I studied economics in college in 1984. You might have heard of Milton Friedman who proposed a pretty radical view of economics which is that the free market would take care of almost everything — get the government out of subsides, stop paying so much tax for roads and let private companies built them and so on, get rid of welfare, don’t build public housing, and on and on. In brief, the invisible hand of free markets would do a better and more efficient job because nearly all of costs were “internalized” by the business that produced the goods or services. It sounds ridiculous when over-simplified, but much of the argument was tenable, and indeed many of the notions are now proven and part of our overall public policy. Friedman’s thesis was radical, and failed to account for things like fairness, humanity and other pesky details; it’s far from a “liberal” or “progressive” viewpoint.
But even the radical Milton Friedman recognized that free markets do not account for all costs, and that there is a role for government through taxation, such that external costs that are not included in the cost of consumption, or externalities, are added to the cost that the consumer pays, through extra taxes.
The classic example of an externality is pollution. My car drives along and spews out some bad stuff into the air. The accumulated effect of this from all cars, trucks, factories, houses, airplanes and so on creates costs, such as health problems, global warming, smog and so on. But for the most part, the cost to us is nothing — we have no incentive to reduce our consumption. Milton Friedman says we should “internalize externalities” by adding consumption taxes. We pay tax on gasoline when we buy it … but this tax goes for maintaining roads, for the most part. This is indeed and example of internalizing externalities, but not the externality of pollution.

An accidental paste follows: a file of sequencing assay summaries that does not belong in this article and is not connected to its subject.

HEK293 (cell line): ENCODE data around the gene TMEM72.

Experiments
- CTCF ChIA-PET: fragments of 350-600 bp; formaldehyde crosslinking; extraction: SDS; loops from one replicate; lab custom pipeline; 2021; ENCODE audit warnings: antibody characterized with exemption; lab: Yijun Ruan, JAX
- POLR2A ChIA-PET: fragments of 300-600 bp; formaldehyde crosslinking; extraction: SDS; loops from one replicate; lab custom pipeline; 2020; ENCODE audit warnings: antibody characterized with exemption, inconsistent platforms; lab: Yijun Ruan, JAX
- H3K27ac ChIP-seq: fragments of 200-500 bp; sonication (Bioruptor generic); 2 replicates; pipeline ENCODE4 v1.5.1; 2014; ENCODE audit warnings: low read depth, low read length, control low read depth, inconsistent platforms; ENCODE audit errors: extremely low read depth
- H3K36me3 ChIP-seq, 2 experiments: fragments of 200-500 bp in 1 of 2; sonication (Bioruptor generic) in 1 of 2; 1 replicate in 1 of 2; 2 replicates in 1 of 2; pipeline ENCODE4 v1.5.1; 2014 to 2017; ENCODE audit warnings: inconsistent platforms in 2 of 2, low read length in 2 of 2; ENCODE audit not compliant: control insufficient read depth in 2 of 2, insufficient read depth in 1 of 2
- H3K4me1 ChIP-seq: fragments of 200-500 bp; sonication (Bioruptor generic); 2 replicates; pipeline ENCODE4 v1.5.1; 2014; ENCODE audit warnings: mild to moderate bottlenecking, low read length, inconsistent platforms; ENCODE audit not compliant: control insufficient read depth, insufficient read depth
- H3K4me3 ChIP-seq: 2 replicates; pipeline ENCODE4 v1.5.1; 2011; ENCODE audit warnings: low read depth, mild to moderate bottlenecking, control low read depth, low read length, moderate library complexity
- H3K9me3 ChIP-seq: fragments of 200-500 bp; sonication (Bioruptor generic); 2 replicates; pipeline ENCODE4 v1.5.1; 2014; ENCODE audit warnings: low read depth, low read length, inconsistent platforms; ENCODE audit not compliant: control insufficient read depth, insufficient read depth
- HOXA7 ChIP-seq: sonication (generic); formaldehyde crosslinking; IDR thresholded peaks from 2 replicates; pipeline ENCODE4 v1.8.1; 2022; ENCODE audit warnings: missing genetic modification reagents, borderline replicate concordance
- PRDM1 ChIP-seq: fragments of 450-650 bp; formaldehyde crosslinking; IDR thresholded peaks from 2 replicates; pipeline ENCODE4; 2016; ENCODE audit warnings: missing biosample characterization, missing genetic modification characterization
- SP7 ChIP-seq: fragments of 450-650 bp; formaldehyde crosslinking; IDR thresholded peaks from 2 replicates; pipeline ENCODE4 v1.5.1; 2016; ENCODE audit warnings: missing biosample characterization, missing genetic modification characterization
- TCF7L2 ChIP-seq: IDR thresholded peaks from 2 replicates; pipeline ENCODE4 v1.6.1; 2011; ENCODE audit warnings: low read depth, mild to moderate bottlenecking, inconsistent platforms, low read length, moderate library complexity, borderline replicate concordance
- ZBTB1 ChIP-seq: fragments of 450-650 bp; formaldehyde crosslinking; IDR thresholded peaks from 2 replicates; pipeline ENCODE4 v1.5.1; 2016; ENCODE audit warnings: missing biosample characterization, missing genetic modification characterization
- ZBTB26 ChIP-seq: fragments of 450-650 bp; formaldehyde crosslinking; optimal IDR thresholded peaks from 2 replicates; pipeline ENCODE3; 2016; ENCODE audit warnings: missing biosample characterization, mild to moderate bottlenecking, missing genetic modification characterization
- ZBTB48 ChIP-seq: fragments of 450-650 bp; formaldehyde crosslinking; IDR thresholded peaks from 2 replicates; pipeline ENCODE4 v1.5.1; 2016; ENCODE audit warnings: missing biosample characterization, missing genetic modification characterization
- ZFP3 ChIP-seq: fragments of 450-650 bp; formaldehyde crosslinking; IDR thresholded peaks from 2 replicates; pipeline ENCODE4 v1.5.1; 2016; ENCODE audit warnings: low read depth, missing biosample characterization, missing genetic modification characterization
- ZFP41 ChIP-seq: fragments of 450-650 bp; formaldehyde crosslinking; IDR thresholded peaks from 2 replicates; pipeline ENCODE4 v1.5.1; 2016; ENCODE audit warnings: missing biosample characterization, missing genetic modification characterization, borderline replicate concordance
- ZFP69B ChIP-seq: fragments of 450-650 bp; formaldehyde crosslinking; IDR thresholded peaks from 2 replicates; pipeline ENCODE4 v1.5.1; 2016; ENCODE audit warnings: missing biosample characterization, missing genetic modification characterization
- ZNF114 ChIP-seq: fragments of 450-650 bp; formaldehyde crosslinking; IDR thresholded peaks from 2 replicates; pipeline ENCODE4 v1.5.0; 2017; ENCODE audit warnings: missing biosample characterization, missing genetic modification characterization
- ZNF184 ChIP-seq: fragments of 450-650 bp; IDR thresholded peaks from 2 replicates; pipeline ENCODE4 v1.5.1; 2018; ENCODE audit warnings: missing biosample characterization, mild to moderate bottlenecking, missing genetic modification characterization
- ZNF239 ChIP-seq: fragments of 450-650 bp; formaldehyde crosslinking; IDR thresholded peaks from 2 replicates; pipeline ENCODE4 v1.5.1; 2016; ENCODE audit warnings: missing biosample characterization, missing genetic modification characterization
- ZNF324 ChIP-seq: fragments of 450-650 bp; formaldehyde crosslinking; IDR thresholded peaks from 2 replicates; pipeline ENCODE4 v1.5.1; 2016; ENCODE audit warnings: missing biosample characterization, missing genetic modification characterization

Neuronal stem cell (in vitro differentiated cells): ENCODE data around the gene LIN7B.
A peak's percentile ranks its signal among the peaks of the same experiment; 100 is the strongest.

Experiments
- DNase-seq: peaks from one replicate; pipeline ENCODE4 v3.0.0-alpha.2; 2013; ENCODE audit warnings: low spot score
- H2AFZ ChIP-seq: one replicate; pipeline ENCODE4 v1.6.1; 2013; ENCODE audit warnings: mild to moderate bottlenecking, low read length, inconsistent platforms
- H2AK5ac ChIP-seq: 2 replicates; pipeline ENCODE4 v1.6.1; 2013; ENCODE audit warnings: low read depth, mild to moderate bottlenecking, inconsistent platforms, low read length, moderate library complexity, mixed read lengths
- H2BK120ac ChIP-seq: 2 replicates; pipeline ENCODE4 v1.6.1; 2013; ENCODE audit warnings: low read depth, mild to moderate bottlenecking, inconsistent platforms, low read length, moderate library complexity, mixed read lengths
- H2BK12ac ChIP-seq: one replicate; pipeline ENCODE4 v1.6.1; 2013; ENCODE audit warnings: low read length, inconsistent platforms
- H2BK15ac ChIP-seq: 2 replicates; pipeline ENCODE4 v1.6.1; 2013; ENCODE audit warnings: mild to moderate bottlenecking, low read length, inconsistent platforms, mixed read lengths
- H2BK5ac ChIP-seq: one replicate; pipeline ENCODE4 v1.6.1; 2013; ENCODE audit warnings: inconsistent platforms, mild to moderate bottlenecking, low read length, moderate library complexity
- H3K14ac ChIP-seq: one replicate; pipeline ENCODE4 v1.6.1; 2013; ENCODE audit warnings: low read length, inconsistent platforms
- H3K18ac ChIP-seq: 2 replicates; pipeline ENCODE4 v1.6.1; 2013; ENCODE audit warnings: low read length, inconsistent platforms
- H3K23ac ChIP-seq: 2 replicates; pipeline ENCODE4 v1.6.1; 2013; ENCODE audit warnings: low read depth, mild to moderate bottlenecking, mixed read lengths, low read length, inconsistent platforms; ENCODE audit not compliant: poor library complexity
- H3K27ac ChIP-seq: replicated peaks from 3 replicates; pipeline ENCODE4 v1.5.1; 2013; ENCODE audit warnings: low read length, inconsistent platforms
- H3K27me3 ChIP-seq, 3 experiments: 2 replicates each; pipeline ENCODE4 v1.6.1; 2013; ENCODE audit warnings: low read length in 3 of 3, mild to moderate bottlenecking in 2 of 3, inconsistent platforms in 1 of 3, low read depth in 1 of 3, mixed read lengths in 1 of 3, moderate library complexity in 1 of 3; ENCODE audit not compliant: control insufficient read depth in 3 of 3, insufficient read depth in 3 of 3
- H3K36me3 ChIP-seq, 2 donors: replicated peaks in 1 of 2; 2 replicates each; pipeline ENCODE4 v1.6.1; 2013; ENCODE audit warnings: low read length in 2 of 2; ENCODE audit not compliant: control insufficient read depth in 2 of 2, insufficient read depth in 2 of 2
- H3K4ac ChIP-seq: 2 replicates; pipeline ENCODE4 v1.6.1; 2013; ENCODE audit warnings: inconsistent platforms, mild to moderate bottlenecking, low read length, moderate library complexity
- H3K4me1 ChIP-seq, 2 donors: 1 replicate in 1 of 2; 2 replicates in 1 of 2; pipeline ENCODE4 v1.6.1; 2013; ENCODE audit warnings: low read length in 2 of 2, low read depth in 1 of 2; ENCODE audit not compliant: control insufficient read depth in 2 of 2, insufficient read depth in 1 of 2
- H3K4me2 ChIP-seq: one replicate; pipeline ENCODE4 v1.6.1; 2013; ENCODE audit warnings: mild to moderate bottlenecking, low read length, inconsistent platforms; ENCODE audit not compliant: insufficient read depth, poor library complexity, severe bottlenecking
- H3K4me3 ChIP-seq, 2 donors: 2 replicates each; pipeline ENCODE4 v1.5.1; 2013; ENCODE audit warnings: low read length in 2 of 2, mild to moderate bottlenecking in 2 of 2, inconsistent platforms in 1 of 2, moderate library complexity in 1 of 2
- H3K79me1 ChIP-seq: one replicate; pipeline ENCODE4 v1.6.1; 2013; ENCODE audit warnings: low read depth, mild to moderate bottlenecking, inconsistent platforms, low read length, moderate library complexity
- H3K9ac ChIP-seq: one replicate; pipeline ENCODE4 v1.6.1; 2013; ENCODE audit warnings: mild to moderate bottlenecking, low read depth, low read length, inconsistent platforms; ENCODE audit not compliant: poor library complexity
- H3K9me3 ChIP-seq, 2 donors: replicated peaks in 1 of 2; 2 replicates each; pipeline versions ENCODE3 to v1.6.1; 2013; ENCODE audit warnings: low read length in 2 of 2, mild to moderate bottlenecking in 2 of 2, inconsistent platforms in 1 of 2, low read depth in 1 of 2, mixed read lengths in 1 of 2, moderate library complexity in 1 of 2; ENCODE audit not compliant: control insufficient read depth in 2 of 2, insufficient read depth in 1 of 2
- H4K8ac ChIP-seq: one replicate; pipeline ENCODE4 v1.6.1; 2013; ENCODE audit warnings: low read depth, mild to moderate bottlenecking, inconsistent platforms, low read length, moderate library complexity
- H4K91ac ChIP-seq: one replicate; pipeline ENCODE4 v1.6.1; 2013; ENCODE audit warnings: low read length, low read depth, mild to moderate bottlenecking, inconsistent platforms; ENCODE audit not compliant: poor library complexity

But there are many other costs, and then there’s the fact that we provide a lot of subsidies to our energy producers to keep overall costs low. Read Far From Free-Market Prices for Gasoline for a sobering assessment of the total cost of a gallon of gas, which they conclude should be as much as $15/gallon. This is a little too far for me, and another report which I cannot find at the moment suggests a more moderate additional $4.00 per gallon at today’s prices (currently around $2.75/gallon here in Massachusetts).
But that’s a lot of fuzzy math for my simple problem.
Conclusion: how do we measure energy consumption?
Well, this is all damnably difficult and complicated. So I’m back to just adding up your main energy bills. Maybe we can find a good way to deal with all these complications – perhaps a monthly “X Factor” that will help add and subtract from the costs we actually pay to reflect something more stable.
If our goal is to save 5%, we don’t need to know the real costs, we just need a way of setting a base and adjusting it as needed to account for changes that are not really in our direct control. More on that after some research.
Until then, it’s off to Quicken to see if I can figure out what our bills were by month last year.